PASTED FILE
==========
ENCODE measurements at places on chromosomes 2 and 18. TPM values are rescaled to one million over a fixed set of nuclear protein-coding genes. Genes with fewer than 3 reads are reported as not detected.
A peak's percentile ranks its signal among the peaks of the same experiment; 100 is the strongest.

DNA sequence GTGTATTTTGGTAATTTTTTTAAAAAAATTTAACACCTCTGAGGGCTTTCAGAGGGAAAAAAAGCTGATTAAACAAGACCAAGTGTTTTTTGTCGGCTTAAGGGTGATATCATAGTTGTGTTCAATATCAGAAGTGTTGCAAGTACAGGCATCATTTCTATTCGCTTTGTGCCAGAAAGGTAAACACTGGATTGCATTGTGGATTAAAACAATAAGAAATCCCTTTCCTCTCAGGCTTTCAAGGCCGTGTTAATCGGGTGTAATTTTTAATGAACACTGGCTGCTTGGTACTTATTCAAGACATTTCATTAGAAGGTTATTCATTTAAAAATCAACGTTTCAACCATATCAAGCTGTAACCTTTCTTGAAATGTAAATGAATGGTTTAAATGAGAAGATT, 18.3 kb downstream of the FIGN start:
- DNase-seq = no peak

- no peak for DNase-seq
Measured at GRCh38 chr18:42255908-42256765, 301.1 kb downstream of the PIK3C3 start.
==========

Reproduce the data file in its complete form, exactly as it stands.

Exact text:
ENCODE measurements at places on chromosomes 2 and 18. TPM values are rescaled to one million over a fixed set of nuclear protein-coding genes. Genes with fewer than 3 reads are reported as not detected.
A peak's percentile ranks its signal among the peaks of the same experiment; 100 is the strongest.

DNA sequence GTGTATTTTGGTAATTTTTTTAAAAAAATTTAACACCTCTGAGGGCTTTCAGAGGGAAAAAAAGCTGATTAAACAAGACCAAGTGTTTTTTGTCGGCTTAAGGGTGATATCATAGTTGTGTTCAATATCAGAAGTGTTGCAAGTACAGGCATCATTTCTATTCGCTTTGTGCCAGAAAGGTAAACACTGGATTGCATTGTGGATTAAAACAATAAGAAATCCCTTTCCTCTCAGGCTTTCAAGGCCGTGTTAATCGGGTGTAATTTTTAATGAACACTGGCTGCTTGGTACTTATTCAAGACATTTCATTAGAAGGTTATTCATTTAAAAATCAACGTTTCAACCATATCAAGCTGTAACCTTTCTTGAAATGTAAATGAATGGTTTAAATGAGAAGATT, 18.3 kb downstream of the FIGN start:
- DNase-seq = no peak

- no peak for DNase-seq
Measured at GRCh38 chr18:42255908-42256765, 301.1 kb downstream of the PIK3C3 start.